Armed with new clinical data and FDA clearance (for expanded labeling purposes) of strong diagnostic performance claims, computer-controlled light box manufacturer SmartLight is talking with several medical imaging OEMs about partnerships aimed at
Armed with new clinical data and FDA clearance (for expanded labeling purposes) of strong diagnostic performance claims, computer-controlled light box manufacturer SmartLight is talking with several medical imaging OEMs about partnerships aimed at producing the integrated digital and hard-copy x-ray reading room of the future, according to Robert Sohval, CEO of the Israeli firms U.S. subsidiary, based in Hackensack, NJ.
The talks moved into high gear at last years RSNA show, where SmartLight had meetings with the top management of more than half a dozen OEMs. As of last week, SmartLight was continuing discussions with several OEM candidates, he said.
While Fuji and Siemens currently help distribute SmartLight products, the new type of relationship being explored would move beyond sales to include the joint development of reading room systems that would combine PACS with SmartLights computerized optics for film reading.
These intensive discussions coincided with a SmartLight corporate decision to pursue strategic alliances with appropriate OEM partners, Sohval said.
SmartLight expects to continue direct sales of its light boxes worldwide, although the OEM focus, if successful, could begin to take on a greater focus at the company. Medical imaging OEMs are interested in the SmartLight technology because it addresses weak links in the imaging chain, according to Sohval. Those are the continued preference of radiologists for diagnosing from film rather than newer digital displays and the lack of improvements in standard film reading technology.
SmartLights claim that it substantially improves the ability of doctors to detect lesions reading x-ray film received a boost last year with results from a large clinical study that looked at the impact of the technology on the diagnoses of over 1000 radiologists. The first scientific presentation of these results was given at the RSNA conference.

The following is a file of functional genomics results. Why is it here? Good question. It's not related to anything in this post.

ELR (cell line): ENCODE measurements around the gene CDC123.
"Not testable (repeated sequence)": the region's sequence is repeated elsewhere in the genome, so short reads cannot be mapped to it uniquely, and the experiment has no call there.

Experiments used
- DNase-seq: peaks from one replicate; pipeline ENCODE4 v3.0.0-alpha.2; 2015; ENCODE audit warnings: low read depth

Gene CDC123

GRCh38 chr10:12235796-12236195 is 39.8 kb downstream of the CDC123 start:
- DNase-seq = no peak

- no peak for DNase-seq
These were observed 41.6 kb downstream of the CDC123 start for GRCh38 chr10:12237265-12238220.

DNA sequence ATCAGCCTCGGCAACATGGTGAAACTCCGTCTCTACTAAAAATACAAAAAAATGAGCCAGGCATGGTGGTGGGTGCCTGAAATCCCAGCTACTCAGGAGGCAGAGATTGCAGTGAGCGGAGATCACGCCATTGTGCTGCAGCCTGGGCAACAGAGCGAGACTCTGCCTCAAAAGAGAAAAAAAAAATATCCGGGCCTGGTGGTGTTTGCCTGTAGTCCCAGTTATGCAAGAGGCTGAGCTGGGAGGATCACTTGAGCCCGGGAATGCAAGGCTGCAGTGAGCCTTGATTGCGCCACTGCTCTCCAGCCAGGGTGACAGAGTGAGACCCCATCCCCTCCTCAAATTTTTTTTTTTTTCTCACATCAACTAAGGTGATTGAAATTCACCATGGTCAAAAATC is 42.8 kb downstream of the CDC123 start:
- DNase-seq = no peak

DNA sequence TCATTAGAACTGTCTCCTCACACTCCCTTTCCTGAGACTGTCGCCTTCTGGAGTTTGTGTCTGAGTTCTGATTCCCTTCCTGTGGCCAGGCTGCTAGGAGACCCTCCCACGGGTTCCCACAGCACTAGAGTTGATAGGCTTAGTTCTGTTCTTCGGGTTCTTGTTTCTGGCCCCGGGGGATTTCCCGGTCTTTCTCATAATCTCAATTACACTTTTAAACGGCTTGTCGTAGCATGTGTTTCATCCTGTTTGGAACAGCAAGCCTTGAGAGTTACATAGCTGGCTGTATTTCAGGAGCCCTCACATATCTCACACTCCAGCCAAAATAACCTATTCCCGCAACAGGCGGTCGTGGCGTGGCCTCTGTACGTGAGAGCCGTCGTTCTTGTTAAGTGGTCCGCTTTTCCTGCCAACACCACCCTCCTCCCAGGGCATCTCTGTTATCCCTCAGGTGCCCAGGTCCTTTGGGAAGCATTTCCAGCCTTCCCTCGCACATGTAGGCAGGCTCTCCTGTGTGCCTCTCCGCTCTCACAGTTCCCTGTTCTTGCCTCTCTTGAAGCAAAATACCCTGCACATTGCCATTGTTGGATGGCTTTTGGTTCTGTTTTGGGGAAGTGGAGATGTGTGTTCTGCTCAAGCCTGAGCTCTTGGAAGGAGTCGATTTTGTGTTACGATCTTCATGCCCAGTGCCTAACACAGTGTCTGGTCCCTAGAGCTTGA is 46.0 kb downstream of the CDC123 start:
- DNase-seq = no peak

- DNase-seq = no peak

One of the most important results of the study was to demonstrate that the ability to detect lesions on film degrades with the increasing age of the reader, Sohval said. SmartLight is able to compensate for changes in eyesight by fine-tuning the optics of the system to match the needs of the individual reader.
A 55-year-old radiologist reading on a SmartLight outperforms a 30-year-old radiologist reading on a conventional view box, Sohval said.
This study was used by the FDA last June (SCAN 6/23/99) in expanding the labeling of SmartLights technology. The agency allowed the claim, submitted in SmartLights 510(k) application, that it substantially improves readers ability to detect radiographic detail and clinical information over other film viewers.
Having the FDA support a claim of superior performance is a rarity, Sohval said. Normally, a 510(k) application to the FDA claims only substantial equivalence to existing technology. Even a pre-market approval (PMA) application focuses on safety and efficacy rather than performance claims.
We have been told this is the first time in diagnostic imaging that the FDA has awarded a claim where new technology is (deemed) superior to the prevailing standard of care, he said.
SmartLight was fortunate to receive its expanded FDA clearance shortly after the Mammography Quality Standards Act (MQSA) went into effect in the U.S. in April. Over the last nine months, 70% of the demand for SmartLight products has been for mammography applications, Sohval said.
The company also scored a coup when, right before the RSNA show, Ireland picked SmartLight as the film reading technology for use in its new national breast screening program. Every center participating in the program will be reading mammograms on a SmartLight system.
SmartLight also used the RSNA show to announce a sharp drop in pricing for its entire line. The move was made possible by a technological breakthrough that reduced the companys production costs for its proprietary optics technology, according to Sohval.
The SmartLight 2000, introduced at $24,000, now sells for $14,000. The SmartLight 4000 (with four panels rather than two) lists for $25,000, down from $45,000. The new motorized viewer SmartLight introduced at the RSNA meeting, the SL8000SLX, has a base configuration priced at $55,000.
Lower prices should dramatically expand access to this technology beyond luminary sites, Sohval said. SmartLight has installed hundreds of its systems worldwide. One-third to a half of their business is in the U.S.
Several technological advances were introduced at the RSNA show in addition to the new motorized viewer. One important advance, the personality profile, has been incorporated first in the SL8000SLX but will eventually be added to the other SmartLight products, Sohval said. This feature allows each user to punch in an identification number that will automatically optimize viewing conditions for his or her profile.
The system defaults to the brightness that maximizes your visual acuity. Scanning speeds are optimized for your reading habits, he said. This both improves (diagnostic) quality and speeds your personal workflow.